In recent times, medical schools have committed to developing good communication and history taking skills in students. However, there remains an unresolved question as to which constitutes the best educational method. Our study aims to investigate whether the use of videotape recording is superior to verbal feedback alone in the teaching of clinical skills and the role of student self-assessment on history taking and communication skills.
A randomized controlled trial was designed. The study was conducted with 52 of the Dokuz Eylul University Faculty of Medicine second year students. All students' performances of communication and history taking skills were assessed twice. Between these assessments, the study group had received both verbal and visual feedback by watching their video recordings on patient interview; the control group received only verbal feedback from the teacher.
Although the self-assessment of the students did not change significantly, assessors' ratings increased significantly for videotaped interviews at the second time.
Feedback based on videotaped interviews is superior to the feedback given solely based on the observation of assessors.
As the modern medical perspective evolved from a biomedical paradigm towards a more psychosocial perspective, interviewing the patient and taking their medical history has gained greater importance and significance.
In the 21st century, medical schools aspire to educate physicians who will focus on the patient rather than the disease. Embracing this principle, medical schools are committed to teach all components of good communication and good clinical reasoning skills through the process of interviewing the patient. At the present, the core curriculum of many medical schools contains these subjects within its clinical skills program. These educational programs use a wide range of educational methods including lectures, portfolios, small group practices and role playing in the teaching of clinical skills.
Another important issue in this field is the assessment of the education [1-4]. Simulated patients play a vital role in the doctor patient interview training. This educational method is principally based on observing students during interviews with simulated patients and giving them feedback afterwards either by assessors, simulated patients or peers. Observation may be done by using two-way mirrored rooms, videotape recording or just by direct vision by assessors in the room during the process [5-9]. There are studies that have showed that using videotaped consultation training by way of videotaping real consultations with subsequent feedback, was considered in general as an acceptable, useful, inspiring, powerful and effective teaching tool which could be useful and effective in improving clinical skills [10-12]. Our study aims to investigate:
1) Does feedback involving reviewing videotaped performance on a patient encounter as well as verbal feedback from an assessor, improve subsequent performance on history taking and communication skills more than verbal feedback alone from the assessor?, and 2) What is the role of student self-assessment in subsequent student performance on history taking and communication skills?
Among the 144 second year students, 52 students who did not take place in the interview practice were selected via a random numbers table and enrolled in the study. 27 of them were placed into the study group, while 25 took part in the control group. Students were informed of the purpose of the study and gave their consent to participate in the study. Ethics committee of Dokuz Eylul University Faculty of Medicine (DEUFM) has given the approval for the study.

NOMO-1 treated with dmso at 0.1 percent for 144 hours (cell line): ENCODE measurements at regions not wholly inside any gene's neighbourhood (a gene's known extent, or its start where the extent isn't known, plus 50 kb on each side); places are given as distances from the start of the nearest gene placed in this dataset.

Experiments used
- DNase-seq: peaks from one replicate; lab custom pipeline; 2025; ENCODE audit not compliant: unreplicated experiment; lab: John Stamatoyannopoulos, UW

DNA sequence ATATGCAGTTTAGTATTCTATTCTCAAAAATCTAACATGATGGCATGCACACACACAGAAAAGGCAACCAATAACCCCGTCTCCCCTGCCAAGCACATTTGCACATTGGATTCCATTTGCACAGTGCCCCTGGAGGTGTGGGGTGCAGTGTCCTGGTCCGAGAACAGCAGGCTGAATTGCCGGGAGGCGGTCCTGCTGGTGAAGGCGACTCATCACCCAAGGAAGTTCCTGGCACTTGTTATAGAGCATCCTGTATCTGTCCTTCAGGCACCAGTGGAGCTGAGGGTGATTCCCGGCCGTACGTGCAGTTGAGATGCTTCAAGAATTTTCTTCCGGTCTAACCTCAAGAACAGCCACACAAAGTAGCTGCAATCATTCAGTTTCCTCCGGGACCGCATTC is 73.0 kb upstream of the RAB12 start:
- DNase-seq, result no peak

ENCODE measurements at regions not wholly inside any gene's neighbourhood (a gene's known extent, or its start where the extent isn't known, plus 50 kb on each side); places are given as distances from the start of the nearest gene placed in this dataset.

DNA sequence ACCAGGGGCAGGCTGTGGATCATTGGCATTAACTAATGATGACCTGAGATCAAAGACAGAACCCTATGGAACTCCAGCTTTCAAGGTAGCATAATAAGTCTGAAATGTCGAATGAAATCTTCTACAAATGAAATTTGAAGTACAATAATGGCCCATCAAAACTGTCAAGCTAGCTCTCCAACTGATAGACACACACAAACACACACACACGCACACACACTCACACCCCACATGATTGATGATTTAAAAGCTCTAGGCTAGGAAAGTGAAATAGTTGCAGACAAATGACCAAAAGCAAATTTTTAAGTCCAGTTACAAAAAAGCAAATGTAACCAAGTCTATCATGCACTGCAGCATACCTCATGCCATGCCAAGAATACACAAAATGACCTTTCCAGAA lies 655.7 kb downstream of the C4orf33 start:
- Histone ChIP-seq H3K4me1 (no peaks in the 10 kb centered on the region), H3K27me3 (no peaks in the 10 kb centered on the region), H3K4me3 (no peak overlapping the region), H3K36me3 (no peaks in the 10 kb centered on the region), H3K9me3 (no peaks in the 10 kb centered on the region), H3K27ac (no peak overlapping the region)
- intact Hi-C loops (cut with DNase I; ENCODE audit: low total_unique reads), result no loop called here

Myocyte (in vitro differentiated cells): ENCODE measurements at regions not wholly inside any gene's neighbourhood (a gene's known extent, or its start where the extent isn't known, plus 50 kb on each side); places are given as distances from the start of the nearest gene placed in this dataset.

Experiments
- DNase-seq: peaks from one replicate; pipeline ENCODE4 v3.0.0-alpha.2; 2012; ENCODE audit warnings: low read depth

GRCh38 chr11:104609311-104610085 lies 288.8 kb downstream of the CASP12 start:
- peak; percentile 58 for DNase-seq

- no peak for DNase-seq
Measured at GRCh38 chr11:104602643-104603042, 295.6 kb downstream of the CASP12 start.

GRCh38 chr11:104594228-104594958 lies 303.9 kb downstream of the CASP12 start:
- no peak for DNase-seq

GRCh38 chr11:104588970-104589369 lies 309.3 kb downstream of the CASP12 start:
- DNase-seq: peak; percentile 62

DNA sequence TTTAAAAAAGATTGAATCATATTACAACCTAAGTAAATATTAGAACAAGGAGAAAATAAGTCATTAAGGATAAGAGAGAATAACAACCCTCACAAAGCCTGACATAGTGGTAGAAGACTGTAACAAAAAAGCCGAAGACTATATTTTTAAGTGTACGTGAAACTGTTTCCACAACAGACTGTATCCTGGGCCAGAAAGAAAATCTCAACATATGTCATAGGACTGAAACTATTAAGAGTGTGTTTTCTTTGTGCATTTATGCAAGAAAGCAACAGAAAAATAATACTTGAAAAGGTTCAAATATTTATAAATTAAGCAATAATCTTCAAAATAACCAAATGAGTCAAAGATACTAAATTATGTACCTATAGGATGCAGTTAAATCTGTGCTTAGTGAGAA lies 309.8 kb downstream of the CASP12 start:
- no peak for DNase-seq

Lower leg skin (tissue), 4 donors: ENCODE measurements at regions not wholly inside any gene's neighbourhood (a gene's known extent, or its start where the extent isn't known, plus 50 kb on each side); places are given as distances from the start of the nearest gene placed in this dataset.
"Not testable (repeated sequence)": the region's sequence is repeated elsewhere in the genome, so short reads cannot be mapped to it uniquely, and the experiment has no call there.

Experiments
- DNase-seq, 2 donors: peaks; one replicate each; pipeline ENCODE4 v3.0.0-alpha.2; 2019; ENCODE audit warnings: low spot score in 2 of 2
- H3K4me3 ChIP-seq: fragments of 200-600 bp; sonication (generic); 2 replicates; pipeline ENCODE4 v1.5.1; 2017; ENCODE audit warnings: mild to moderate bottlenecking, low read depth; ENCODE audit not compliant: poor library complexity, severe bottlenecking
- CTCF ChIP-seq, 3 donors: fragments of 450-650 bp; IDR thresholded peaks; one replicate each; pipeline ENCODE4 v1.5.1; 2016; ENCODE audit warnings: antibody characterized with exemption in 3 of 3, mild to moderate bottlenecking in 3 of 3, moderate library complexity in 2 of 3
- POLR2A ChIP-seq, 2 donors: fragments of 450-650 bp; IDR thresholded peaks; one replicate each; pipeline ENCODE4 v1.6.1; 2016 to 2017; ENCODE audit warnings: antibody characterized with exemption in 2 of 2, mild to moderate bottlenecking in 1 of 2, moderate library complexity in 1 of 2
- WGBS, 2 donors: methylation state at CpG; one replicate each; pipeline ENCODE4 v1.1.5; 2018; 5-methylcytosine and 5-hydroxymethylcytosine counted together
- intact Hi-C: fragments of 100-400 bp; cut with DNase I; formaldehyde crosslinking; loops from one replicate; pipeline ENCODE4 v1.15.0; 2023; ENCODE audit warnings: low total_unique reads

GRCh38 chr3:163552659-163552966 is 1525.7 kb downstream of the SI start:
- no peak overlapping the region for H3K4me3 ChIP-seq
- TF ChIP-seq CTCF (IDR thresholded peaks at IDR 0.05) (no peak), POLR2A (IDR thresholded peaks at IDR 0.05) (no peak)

A randomized controlled trial was designed to compare the effects of different feedback methods on the performance of students.
The study was conducted with DEUFM second year students, in the first month of their academic year. Since 2001 the clinical skills program, which includes interviewing the patient, history taking, and performing physical examinations as well as recording skills, has been spread out over the first three years of medical school. The main goal of the clinical skills program is to successfully attain these skills in the preclinical period and to facilitate early contact with the patient. The curriculum consists of the basic perspectives and characteristics of interview and history taking in the first year, learning the skills based on systems in the second year and the synthesis of all these skills in the third year.
The checklist which was used in the assessment was composed of two parts. The first part included 10 variables which evaluated communication skills, and the second part consisted of twelve variables which measured the components of the medical history in the form of a likert-like scale (Additional file 1). While evaluating communication skills and taking history, if the students omitted an item, the result was marked as "unsatisfactory", if the student had questioned only one subheading of each item, the result was marked as "borderline", while if the student had questioned more than one subheading of each item then it was marked as "satisfactory". For example, in "Facilitating skills" the seventh item of the communication scale contains various subheadings such as "Does he/she make eye contact? Is his/her speech clear?" etc. If the student did not use any of the facilitating skills noted, then the result was marked as "unsatisfactory." If he/she only made eye contact, but neglected the other steps, the result was marked as "borderline" and if he/she made eye contact and performed any other of the subheading the result was marked as "satisfactory". The reliability of the communication skills scale was acceptable in medium level (Cronbach's alpha = 0.77). The history taking scale was used in our education program which based on universally used and accepted steps of history taking.